Is this really due to JavaScript's "asynchronous nature?" As far as I can see, Try/Catch could theoretically be made to work lexically like how identifiers are lexically closed; it just doesn't happen to work that way in JavaScript. –  Brian Gordon Dec 3 '12 at 10:00
1  
In node.js >= 0.8 it is worth noting it is possible to try/catch asynchronously, please see my question stackoverflow.com/questions/14301839/… –  Benjamin Gruenbaum Feb 1 '13 at 3:41

Possibly another reason try/catch is not used very much in Javascript is the construct wasn't available in the very first versions of Javascript ...it was added later.

As a result, some older browsers don't support it. (In fact, it may cause a parser/syntax error in some older browsers, something that's more difficult to "program defensively" against than most other types of errors.)

More importantly, since it wasn't available initially, the Javascript builtin functions that were initially released (what one would call the "library" functions in many languages) don't make use of it. (It doesn't work very well to "catch" an error from someobject.somefunction() if it doesn't "throw" but instead just returns "null" when it encounters a problem.)


Yet another possible reason is the try/catch mechanism didn't seem to be necessary initially (and still doesn't seem all that useful). It's really needed only when calls are routinely nested several levels deep; just returning some sort of ERRNO would work fine for direct calls (although to make it really useful whenever it's available, best practice in most languages is to use it everywhere rather than just on deeply nested calls). As Javascript logic was originally expected to be small and simple (after all, it's just an adjunct to a webpage:-), function calls weren't expected to be deeply nested, and so a try/catch mechanism didn't seem necessary.

share|improve this answer

I believe that much of the reason that try..catch is rare in JavaScript is because the language has a pretty high tolerance for error. The vast majority of situations can be handled by using code checks, good defaults, and asynchronous events. In some cases, simply using a pattern will prevent issues:

function Foo() {
    //this may or may not be called as a constructor!!
    //could accidentally overwrite properties on window
}

function Bar() {
    if (!(this instanceof Bar)) {
        return new Bar();
    }
    //this will only work on Bar objects, and wont impact window
}

Some of the major issues in other languages that cause exceptions to occur simply don't exist in JS. Type casting isn't needed the vast majority of the time. Instead, the preferred method is typically to feature check (enforcing a particular interface):

function doFoo(arg) {
    if (arg.foo) {
        arg.foo();
    } else {
        Bar.prototype.foo.call(arg);
    }
}
share|improve this answer

try-catch in javascript is just as valid and useful as in any other language that implements them. There is one major reason its not used as much in javascript as in other languages. Its the same reason javascript is seen as an ugly scripting language, its the same reason as why people think javascript programmers aren't real programmers:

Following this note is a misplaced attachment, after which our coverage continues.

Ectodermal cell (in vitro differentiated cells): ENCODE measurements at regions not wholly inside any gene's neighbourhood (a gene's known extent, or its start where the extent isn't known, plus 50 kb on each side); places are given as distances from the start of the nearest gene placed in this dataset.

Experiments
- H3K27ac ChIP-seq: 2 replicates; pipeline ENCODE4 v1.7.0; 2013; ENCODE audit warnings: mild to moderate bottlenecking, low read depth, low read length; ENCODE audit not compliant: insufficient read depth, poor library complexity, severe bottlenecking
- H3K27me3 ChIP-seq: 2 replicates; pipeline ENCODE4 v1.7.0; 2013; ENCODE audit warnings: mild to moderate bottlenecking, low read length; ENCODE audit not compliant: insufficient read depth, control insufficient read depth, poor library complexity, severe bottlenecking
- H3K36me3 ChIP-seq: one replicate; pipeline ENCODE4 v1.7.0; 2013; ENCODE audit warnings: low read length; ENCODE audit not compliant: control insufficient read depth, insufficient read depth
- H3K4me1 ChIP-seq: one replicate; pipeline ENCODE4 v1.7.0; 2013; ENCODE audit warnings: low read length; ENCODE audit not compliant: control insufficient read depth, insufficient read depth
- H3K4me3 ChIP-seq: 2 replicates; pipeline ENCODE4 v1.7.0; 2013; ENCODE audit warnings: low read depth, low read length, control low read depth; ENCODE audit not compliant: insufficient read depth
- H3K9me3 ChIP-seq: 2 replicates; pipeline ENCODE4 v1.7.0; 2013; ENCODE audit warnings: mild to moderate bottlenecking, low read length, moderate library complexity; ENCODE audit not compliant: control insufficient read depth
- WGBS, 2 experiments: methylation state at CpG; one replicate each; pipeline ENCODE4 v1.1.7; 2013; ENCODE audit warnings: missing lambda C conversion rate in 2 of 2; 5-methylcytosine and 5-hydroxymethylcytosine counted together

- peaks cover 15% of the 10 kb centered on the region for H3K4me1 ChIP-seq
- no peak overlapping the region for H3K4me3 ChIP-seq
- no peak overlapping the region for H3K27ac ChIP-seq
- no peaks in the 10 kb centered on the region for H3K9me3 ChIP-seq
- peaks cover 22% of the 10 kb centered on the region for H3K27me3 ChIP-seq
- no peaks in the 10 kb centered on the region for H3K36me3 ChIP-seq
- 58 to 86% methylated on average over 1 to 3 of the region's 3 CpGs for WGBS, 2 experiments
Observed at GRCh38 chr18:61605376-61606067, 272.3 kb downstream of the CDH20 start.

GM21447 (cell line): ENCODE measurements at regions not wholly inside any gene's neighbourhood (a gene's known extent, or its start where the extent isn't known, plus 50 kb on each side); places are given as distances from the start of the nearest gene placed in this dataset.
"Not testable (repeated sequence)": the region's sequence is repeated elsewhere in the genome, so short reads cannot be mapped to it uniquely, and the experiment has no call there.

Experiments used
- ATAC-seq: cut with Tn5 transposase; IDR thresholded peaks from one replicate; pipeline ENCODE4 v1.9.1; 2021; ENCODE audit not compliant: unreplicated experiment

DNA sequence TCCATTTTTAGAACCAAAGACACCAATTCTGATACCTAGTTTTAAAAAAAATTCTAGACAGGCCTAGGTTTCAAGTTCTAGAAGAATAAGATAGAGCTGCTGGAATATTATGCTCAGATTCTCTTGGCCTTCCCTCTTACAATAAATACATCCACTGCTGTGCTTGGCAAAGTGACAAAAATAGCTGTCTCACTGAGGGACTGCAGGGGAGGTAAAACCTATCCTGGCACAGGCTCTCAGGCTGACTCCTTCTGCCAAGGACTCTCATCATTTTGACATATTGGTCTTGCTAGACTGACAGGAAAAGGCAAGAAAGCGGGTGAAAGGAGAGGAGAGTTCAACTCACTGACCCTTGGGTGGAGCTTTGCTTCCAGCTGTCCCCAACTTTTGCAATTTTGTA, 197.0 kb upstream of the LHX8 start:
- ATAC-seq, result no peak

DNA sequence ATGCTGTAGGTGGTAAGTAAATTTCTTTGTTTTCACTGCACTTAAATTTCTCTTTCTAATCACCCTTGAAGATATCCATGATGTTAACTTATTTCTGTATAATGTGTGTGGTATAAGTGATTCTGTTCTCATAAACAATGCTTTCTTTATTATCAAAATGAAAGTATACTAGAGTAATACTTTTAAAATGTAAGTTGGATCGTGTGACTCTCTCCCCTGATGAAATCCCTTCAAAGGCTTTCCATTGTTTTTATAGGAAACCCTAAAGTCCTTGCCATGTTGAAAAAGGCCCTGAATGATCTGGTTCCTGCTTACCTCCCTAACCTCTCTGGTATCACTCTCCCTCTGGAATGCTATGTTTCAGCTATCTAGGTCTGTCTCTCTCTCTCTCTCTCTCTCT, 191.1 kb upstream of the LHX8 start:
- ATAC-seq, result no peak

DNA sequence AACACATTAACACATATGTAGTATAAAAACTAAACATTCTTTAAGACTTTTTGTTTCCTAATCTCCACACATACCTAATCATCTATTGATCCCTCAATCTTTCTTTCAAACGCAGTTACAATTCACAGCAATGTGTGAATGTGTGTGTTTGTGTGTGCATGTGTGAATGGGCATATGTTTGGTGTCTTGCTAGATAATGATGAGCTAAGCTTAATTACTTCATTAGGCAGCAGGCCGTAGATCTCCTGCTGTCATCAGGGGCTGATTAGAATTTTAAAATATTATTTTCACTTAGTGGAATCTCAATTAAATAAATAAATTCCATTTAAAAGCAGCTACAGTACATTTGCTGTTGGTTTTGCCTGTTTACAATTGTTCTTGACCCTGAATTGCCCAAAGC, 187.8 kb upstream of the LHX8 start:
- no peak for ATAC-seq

• Javascript is an incredibly accessible and pervasive language

The mere fact that so many people are exposed to javascript (by virtue of the only supported language by browsers) means that you have lots of unprofessional code out there. Of course there are also many minor reasons:

  • some things in javascript are asynchronous and thus aren't catchable (asynchronous stuff)
  • there has been much overblown talk about how try-catch has a huge performance hit. It has a bit of a performance hit, but for most code, it is well worth it.
  • javascript was (unfortunately) implemented in a way that often silently ignores errors (automatically changing strings to numbers for example)

Regardless, try-catch should be used, but of course you should learn how to use them properly - like everything else in programming.

share|improve this answer
1  
And why ever did you down downvote, oh silent downvoter? –  user250878 May 24 at 20:34
    
Agreed. I think the accepted answer is generally true, but there are good reasons to use try-catch, and even throw, other than when dealing with native objects. When an error is thrown rather than passed to a callback, it halts further execution and jumps up the stack to the first block than can handle it. This is a great advantage and makes perfect sense for synchronous operations, especially if they involve deep nesting. It seems crazy to suggest exceptions are "bad" (well, other than for the obvious reasons) -- they're actually a very useful tool with a unique "power". –  Semicolon Oct 6 at 12:48

Your Answer

 
discard

By posting your answer, you agree to the privacy policy and terms of service.

Not the answer you're looking for? Browse other questions tagged or ask your own question.